Among all the descriptions I have read I do not recollect one to me more beautiful that that in the commencement of the Tales of my Landlord which describes the Burial place of the Covenanters at the Valley Head among the lonely Lowland Hills and I like it so much because there is not about it that selection of the sublime or beautiful in Nature wherewith to seize the mind independantly of power in the writer or of sentiment in his subject For excepting in the Grave stones themselves half buried it is only the picture of one among many “lone vales of green Bracken”2 with a rude ill cultivated country below and a brown fern Hidden brook within and dull stony swells around and a marshy monotonous Moor beyond But I born and bred upon the Hills side want no more of the great or striking to make me adore that discription for I feel enough of the Associations called up at sight of those Linnet peopled Hills and well indeed the quiet nook of Grave stones tells me of times when the perils of Life and the sternness of man fitly accorded with the Moors and Mosses of their Mountain Land I will never beleive that our minds can be so well awakened by the poetry of distant and unknown Images as by that of the things we have long been used to know I would doubt the genius of that writer who loved more to dwell upon Indian Palm Groves or Genii palaces than on the wooded manors and cloudy skies of England3 So when I see upon that page the reflection of objects which I have always been surrounded with I must the more delight in the description itself and in the Noble Head that framed it for it shows me both its own sacred graveyard and what I have only to lift my eyes from the pages to look on. That Mountain Ash among the stone fenced feilds that skirt the Heather and the peewits wheeling above the quiet pools that reflect only their whistling rushes and grey clouded sky. I am carried away to the lonly farm Houses on the confines of the heath whose roomy Interior shews old Tale inspiring Oaken furniture and funnel chimnies and Bibles blacken[ed] with the smoke of a century while the form of Eld4 cowering in its high back chair beside the fire rigid and callous with years but living dotedly on as if years had 186 forgotten it casts by its discomfortless look as much almost of solemn awe over my scene as the Hoar Old Mortality busied above the dead does over that of the Scottish Novelist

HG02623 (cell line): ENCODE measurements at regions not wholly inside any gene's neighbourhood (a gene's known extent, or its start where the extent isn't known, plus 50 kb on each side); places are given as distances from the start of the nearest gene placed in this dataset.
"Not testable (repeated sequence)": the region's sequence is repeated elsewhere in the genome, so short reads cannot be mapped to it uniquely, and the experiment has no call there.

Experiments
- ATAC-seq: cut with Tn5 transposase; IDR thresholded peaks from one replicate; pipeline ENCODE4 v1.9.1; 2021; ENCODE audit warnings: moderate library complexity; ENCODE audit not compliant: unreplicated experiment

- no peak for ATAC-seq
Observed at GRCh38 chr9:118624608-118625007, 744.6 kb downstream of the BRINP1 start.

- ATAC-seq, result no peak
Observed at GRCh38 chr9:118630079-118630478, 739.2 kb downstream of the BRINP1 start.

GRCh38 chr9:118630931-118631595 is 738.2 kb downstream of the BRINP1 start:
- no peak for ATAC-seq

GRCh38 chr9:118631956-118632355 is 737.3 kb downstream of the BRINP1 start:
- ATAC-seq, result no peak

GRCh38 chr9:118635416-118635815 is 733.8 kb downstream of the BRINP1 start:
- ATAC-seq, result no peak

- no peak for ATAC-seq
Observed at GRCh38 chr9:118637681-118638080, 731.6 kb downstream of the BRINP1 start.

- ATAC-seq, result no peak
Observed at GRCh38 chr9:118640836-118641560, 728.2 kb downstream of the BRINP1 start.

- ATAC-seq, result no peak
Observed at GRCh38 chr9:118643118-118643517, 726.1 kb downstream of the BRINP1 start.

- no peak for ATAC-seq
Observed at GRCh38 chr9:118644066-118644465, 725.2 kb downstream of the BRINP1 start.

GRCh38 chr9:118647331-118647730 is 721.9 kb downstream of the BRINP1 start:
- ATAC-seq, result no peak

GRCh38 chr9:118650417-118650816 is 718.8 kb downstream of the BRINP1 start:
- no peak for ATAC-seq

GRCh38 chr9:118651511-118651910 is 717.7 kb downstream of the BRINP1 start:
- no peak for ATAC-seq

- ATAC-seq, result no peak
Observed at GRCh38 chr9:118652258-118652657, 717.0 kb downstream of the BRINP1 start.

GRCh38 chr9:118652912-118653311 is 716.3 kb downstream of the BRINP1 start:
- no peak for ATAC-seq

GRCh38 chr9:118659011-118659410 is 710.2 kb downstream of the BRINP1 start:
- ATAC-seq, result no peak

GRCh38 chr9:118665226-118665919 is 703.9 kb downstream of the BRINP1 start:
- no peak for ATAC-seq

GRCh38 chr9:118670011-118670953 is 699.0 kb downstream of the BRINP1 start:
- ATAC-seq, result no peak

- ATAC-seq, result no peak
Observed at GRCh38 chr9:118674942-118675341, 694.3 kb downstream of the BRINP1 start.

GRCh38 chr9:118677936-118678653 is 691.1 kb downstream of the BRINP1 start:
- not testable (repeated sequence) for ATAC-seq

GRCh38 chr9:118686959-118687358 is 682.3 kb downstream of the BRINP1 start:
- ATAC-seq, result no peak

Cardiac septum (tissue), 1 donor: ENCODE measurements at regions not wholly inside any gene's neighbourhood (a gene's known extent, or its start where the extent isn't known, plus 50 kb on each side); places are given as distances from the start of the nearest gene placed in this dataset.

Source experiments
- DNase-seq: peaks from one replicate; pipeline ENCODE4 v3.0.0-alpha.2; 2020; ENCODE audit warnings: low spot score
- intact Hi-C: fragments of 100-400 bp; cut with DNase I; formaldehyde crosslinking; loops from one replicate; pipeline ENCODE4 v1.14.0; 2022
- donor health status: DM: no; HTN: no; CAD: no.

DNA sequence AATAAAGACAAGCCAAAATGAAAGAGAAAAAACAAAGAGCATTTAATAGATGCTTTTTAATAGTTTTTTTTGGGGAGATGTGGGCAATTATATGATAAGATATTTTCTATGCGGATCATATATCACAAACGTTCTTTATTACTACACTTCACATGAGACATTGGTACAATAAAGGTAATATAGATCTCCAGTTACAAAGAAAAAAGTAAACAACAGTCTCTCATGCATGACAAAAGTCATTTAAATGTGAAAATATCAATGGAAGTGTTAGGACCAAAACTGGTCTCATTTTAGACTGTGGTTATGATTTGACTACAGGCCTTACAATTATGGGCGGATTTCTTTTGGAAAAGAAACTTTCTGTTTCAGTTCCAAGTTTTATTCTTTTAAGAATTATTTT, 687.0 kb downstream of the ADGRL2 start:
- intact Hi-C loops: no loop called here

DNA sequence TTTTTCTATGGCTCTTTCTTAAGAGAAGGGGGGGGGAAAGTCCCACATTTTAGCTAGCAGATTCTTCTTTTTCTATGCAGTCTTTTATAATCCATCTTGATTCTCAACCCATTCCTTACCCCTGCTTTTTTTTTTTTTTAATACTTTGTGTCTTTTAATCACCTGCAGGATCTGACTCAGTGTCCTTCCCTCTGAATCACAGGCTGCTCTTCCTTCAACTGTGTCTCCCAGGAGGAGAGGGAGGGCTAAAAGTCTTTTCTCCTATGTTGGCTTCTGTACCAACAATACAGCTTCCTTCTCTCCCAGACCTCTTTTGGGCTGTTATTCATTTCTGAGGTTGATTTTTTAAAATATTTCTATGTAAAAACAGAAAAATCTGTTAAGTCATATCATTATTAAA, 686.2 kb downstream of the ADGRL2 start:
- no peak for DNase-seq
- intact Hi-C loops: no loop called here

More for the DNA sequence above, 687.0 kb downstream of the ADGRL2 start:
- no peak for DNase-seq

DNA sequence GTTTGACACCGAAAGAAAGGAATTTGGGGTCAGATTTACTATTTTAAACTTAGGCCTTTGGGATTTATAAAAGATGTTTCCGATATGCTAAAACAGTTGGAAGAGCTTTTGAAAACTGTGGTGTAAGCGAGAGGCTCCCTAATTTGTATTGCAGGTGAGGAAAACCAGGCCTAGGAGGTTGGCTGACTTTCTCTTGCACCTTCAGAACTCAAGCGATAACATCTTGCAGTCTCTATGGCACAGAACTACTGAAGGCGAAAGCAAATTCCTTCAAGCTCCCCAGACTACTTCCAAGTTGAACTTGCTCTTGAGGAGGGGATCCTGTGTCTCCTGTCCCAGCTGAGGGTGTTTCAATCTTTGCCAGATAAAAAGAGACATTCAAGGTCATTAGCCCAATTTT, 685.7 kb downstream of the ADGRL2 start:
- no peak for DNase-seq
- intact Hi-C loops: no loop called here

Such a country as that I nave alluded too lay round the Parish of Airdmore in Carnac,5 whose bleak hills sides flanked the Ash bordered brook coming down from the Gorside Dean6 which might be seen like a desolate chasm in the gloomy frontier bordered by fern clad slopes and lost in a wilderness of moor and nearly the farthest House toward its confines was one which stood on the highest level of the sour pale pasture Land with large black walls and mossy mistal and a plantation of gloomy firs one clump of which the oldest and the highest stretched their horizontal arms above one Gable like the Genii of that desolate scene. Beyond this House its long feild walls made a line with the November sky and the path across them led on to an interminable moor whose tracks might furnish a long days sport after Snipe or Heathcock, but no birds flew near the House except the Linnets twittering by hundreds on some wet old wall. and yet despite its loneliness this House was one of no common note in the Extensive parish and half the fireside tales of times gone by were sure to take “Darkwall”7 for their scene and its owners for their subject they had been Lords of the Manor of Longmoor Edge8 and their immemorial Grave stones had every Sunday occupied the gaze of the Congregation of Airdmore Church but more than anything contributed to their fame the apparations of the “Darkwall Gytrash”9 though in the awe which its appearance had spread through that parish my Readers from ignorance of its nature will in very few instances participate. A Gytrash is a Spectre neither at all similar to the Ghosts of those who once were alive nor to fairys and silvan Creatures nor to Demons and the powers of the air it does not confine its forms to the Human and indeed most seldom appears in such a form a Black Dog dragging a chain a dusky calf nay even a rolling stone or a self impelled cart wheel are more commonly the mortal coil of the Sullen Spectre But the Darkwall Gytrash was known by the form of of an Old Dwarfish and hideous Man as often seen without a head as with one and moving at dark along the naked feilds which spread round the Aged House its visits were connected in all mens minds with the fortunes of the family he hovered round 187 and evil omens were always drawn on such occasions and if tradition spoke true fullfilled upon them